Friday, June 17, 2016


The other evening in yoga, a student spoke out loud in the middle, "I can't do that." Surprised, I offered her an alternative, "Can't do that either." I offered her another alternative, "Can't do that either." After informing me she had hurt her ribs, she decided "just to sit there" while the rest of us did the original thing she couldn't do.

In yoga teacher training, one of the things we teach is classroom management. This particular time was borderline letting one student take up too much of the rest of the class's time. And it got me a little ruffled. For the next few minutes of class, even though I was teaching and the students were breathing, I was thinking to myself, "Why didn't she tell me she had hurt her ribs?" That's a pretty important one. And she had come to class early enough to mention it, and I had made eye contact with her and greeted her. She could have told me then. I was defending myself in my own mind, a sign that I had done something I wasn't crazy about. I didn't like how I wasn't able to go with the flow right there in the middle of teaching flow.

Reflecting further I realized that it's summer and I've been working my fanny off. According to yoga's sister science, Ayurveda, we actually are supposed to have more fun in the summer. It's easy to over-heat systems of the body, even the brain; for these reasons, Ayurveda suggests keeping it simple. As I continue my regular work load and go for it with summer semester at grad school, I can remember to press play more often.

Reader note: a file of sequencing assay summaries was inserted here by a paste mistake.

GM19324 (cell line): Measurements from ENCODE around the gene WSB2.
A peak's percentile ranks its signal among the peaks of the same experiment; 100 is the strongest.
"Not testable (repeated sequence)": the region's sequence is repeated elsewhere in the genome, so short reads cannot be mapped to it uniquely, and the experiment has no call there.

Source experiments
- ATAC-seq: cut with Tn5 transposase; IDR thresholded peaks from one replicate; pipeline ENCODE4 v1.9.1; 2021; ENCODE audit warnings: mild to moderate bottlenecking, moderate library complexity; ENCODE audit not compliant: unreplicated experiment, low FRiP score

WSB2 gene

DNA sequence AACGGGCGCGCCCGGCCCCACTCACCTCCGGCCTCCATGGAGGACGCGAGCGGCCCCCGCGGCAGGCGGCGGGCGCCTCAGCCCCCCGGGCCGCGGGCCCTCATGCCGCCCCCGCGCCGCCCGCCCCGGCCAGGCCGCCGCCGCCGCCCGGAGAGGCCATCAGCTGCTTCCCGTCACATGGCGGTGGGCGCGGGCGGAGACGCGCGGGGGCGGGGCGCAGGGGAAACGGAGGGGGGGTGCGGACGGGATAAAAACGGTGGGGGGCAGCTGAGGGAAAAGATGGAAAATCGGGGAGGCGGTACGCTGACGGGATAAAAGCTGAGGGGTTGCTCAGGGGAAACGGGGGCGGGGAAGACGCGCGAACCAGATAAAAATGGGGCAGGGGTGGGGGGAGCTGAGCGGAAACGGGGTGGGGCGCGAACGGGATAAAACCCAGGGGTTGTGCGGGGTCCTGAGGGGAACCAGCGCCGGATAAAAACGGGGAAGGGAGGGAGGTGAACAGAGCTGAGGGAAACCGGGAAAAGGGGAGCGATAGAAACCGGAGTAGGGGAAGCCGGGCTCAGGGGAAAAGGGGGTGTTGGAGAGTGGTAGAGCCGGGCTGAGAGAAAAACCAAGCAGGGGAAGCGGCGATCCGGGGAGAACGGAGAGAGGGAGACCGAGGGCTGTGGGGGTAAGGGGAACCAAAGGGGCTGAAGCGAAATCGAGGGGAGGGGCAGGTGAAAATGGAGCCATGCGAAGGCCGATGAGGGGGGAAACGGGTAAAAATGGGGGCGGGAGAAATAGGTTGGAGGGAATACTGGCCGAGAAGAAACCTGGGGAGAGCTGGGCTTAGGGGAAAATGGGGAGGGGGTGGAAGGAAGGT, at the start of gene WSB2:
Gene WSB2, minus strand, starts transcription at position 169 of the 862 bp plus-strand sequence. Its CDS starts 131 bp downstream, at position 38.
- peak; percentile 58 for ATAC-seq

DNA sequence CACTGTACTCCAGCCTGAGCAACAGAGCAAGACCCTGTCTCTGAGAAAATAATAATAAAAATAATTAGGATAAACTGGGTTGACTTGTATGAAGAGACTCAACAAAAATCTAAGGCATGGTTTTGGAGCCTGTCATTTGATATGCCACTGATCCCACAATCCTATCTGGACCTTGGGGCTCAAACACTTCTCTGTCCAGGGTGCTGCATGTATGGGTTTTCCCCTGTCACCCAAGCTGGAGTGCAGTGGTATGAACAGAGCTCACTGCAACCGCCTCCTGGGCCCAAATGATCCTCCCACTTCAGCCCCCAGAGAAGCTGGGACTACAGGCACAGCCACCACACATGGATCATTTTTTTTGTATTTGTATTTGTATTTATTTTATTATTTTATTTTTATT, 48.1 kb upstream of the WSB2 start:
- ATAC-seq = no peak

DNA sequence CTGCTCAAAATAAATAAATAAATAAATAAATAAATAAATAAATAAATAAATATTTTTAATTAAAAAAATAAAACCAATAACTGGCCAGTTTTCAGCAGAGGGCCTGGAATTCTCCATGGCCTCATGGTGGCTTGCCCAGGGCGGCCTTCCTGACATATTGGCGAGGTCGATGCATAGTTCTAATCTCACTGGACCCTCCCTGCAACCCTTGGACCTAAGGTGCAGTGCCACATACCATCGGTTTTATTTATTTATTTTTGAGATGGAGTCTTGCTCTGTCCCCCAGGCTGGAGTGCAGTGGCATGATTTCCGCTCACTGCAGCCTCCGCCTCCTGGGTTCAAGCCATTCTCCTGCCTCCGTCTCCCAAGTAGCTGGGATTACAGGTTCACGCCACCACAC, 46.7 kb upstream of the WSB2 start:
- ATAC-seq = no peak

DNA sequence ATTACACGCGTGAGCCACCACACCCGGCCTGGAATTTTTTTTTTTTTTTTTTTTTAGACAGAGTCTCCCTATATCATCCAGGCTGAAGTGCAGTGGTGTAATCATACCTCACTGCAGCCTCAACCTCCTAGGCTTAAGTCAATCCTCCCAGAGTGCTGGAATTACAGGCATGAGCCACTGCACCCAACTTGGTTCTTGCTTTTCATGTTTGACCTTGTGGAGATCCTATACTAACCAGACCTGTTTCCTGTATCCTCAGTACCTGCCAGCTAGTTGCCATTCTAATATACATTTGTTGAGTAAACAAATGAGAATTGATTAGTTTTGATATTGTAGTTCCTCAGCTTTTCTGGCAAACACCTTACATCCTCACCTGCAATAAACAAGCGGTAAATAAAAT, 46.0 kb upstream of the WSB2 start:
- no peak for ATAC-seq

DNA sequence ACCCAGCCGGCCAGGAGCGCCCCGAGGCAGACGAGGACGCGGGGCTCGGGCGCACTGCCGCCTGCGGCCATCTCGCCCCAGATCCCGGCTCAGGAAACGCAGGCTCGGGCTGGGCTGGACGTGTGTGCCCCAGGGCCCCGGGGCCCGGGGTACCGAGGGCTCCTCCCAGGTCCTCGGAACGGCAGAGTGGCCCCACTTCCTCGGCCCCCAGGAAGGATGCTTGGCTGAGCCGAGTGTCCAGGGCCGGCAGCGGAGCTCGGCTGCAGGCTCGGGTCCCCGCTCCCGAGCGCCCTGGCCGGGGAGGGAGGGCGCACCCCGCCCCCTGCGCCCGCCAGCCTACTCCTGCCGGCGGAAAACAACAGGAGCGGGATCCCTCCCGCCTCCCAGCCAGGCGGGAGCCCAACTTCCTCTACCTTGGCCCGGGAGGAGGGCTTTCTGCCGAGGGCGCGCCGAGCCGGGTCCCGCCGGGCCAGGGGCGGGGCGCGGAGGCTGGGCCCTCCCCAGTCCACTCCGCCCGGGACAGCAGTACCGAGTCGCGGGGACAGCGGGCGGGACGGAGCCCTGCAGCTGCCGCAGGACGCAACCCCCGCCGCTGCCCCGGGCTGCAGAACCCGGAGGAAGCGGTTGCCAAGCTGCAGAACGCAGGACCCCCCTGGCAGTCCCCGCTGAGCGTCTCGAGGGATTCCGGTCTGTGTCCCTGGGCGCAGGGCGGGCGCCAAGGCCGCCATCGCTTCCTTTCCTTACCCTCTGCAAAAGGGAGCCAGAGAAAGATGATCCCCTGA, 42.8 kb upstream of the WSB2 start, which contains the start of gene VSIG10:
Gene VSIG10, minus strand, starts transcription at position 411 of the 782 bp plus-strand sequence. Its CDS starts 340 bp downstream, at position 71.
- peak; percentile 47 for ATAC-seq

Even if I don't have a whole day off to climb up to the top of Wheeler Peak, I can find moments of reprieve in the middle of my list. I can let my mind feel cooler and lighter and less wrapped around what needs to get done. Dog walks, cracking jokes, hanging out with my six year old friend Brayden and listening to my college buddy, comedy writer Steve Basilone's podcast, check. Yesterday, I finished writing my Power Point presentation for 7:30 class with enough time to watch the first half hour of Game 6 NBA Finals, go Warriors. Because I had class and didn't get to watch the rest of the game, when I woke up this morning I watched some highlights. Those guys are the best inspiration for staying in the flow with moves called "plays." At last I understand the Martin Buber quote, "Play is the exaltation of the possible."

Wednesday, June 1, 2016


Thank you God for traveling and the perspective it provides. Usually, my travel mind is more open and less worrying. This last weekend, while I was in Seattle for a wedding, a few worries joined me. My favorite out-of-town clients texted and were in Taos for the weekend and wanted to do yoga with me, I had to turn them down. Bummer. Fairly soon though, I was able to Let Go and Let God.

Then my cousin told us a story of a baby cow she had seen traveling in a cattle trailer. Its little foot slipped out and was almost dragging on the highway. She honked and honked and finally got the cattle trailer driver to stop, just as the baby cow's foot got back inside. When she explained to the driver what was happening and why she was honking for him to stop, he didn't fix the hole and treated the cows unkindly. I woke up in the middle of the night thinking about the baby cow.

While on the phone with Jen, she informed me that she still hadn't received a package that I had sent her but post office tracking said it had been delivered on May 20th. What the heck? My mind latched right onto this problem, ready for something new to worry about.

Thank you God I was talking to Jen. I told her of all of these different scenarios my mind was holding onto; it seemed always ready for the next thing to worry about. "It's over-responsibility," she said. It's me not trusting God's divine order.

If I'm going to trust God's will about anything, which I do about lots of things, it's time I started trusting God about everything.